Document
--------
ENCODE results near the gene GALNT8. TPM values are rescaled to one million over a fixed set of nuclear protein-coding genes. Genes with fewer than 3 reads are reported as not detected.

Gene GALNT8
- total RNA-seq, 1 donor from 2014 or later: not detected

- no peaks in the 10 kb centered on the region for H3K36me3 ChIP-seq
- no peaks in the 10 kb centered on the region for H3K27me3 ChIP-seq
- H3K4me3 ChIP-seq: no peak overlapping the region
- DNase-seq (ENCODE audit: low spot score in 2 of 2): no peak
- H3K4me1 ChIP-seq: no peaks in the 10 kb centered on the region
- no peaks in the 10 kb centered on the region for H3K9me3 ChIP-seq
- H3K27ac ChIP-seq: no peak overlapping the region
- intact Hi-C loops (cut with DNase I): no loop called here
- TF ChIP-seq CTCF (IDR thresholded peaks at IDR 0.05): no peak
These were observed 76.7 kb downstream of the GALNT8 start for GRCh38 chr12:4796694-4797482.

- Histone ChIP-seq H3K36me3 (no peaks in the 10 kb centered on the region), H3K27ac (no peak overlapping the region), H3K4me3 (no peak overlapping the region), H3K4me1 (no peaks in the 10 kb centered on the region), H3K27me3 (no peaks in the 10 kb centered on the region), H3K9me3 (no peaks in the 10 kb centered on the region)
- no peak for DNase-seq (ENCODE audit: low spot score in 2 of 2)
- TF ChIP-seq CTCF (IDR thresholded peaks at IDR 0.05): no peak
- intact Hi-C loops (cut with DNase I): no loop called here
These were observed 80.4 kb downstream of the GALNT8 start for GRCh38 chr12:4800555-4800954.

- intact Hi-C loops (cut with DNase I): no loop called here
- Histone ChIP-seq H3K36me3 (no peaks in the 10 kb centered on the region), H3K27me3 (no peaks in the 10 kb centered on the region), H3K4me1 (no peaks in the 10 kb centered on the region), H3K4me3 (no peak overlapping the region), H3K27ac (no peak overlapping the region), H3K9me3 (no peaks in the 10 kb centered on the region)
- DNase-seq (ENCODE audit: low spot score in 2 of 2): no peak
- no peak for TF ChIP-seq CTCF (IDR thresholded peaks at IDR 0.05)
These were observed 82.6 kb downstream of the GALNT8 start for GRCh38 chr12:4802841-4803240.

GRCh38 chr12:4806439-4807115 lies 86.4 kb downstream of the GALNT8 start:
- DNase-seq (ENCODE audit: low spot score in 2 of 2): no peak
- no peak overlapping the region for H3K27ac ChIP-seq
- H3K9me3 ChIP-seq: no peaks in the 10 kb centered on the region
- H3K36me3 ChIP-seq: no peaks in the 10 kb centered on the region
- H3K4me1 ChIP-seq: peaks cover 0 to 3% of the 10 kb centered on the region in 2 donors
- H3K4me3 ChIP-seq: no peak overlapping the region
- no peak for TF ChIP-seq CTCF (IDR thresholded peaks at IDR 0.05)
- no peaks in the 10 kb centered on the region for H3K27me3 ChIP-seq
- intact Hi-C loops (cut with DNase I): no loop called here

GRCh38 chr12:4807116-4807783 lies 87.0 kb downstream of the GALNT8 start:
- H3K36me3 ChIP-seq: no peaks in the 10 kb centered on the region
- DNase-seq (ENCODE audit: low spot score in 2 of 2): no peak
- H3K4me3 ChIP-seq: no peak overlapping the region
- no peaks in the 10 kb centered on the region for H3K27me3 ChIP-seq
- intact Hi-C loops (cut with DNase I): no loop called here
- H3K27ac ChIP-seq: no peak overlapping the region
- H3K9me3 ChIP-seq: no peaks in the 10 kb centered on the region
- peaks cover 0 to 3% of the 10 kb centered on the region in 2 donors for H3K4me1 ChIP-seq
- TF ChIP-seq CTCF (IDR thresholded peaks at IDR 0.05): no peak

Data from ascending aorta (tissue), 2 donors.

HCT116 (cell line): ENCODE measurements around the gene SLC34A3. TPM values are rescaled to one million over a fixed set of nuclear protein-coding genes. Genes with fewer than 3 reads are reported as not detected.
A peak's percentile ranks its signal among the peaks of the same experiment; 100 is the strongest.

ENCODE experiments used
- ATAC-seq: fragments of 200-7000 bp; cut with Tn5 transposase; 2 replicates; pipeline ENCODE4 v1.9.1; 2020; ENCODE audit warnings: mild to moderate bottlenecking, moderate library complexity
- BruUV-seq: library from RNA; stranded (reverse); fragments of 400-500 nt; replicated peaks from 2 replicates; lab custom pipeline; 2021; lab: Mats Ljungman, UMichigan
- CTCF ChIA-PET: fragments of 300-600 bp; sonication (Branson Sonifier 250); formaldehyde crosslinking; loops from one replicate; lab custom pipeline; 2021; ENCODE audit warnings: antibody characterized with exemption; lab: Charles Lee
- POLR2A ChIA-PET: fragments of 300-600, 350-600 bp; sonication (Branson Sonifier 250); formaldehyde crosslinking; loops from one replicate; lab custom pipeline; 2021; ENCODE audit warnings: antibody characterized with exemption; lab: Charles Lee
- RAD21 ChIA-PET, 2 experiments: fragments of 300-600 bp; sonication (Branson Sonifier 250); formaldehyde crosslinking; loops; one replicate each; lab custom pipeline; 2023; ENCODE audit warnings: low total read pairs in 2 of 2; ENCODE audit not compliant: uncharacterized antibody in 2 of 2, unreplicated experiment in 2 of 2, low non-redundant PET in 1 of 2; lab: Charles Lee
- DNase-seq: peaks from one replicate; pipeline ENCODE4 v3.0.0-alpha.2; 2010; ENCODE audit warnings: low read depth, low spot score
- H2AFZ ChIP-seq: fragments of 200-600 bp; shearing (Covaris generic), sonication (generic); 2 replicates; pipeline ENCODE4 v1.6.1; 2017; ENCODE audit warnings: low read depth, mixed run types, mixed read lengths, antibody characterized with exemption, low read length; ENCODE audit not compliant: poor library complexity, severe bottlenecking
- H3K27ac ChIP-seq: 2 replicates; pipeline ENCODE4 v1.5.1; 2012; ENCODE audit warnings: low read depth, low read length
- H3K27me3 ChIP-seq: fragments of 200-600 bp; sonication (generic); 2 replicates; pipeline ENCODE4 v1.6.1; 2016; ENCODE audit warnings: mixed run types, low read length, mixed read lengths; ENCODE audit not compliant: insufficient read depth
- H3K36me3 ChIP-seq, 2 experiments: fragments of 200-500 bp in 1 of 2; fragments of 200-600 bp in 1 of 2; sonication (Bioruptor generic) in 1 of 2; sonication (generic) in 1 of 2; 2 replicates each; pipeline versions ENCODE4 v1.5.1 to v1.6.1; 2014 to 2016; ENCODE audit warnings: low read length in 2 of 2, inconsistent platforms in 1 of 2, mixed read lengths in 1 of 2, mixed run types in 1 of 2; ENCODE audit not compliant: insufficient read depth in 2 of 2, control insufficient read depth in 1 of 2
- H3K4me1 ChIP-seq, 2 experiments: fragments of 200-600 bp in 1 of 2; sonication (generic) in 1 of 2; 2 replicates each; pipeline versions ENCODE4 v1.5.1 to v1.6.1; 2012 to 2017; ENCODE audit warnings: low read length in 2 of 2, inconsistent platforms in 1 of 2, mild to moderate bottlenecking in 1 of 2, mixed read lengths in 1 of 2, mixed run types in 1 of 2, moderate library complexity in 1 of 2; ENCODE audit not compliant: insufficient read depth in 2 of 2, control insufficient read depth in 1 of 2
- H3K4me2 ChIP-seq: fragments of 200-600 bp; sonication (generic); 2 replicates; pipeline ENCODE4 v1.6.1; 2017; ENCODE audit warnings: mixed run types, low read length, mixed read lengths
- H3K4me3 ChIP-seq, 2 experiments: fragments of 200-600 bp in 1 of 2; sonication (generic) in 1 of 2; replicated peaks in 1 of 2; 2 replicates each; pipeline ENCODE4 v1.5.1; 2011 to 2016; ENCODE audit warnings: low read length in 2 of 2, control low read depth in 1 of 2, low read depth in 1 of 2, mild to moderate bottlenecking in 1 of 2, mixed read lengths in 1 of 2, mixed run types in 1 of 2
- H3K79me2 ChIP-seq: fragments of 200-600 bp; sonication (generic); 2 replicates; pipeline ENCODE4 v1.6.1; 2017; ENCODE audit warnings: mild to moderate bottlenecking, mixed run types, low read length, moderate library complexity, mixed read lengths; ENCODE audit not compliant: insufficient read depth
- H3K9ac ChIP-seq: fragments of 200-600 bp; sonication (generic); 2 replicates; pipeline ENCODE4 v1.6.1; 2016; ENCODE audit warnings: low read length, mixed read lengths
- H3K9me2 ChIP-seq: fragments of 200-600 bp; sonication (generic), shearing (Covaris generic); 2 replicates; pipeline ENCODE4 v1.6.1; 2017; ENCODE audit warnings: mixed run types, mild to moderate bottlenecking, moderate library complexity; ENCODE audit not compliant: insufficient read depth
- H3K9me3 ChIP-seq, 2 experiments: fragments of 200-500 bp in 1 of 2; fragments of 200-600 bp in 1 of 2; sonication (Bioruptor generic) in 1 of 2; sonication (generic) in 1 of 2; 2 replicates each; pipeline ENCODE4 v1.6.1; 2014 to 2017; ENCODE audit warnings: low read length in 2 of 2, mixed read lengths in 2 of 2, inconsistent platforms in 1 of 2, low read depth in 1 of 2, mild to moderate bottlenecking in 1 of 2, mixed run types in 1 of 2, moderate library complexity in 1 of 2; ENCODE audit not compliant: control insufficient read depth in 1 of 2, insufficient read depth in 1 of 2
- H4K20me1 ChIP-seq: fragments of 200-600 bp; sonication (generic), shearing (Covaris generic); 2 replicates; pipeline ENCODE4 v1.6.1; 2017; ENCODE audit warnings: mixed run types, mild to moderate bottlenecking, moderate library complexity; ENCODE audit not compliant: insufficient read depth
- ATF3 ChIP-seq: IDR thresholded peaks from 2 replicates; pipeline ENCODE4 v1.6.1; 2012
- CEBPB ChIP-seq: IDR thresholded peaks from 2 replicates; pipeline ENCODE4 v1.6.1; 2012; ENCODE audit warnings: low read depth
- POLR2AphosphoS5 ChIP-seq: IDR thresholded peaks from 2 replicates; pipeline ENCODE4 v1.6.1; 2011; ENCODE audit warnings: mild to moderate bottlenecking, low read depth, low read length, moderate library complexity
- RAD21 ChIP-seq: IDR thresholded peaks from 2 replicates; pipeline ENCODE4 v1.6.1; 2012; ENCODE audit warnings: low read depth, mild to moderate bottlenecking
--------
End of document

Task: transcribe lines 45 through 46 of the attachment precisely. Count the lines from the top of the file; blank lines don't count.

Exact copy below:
HCT116 (cell line): ENCODE measurements around the gene SLC34A3. TPM values are rescaled to one million over a fixed set of nuclear protein-coding genes. Genes with fewer than 3 reads are reported as not detected.
A peak's percentile ranks its signal among the peaks of the same experiment; 100 is the strongest.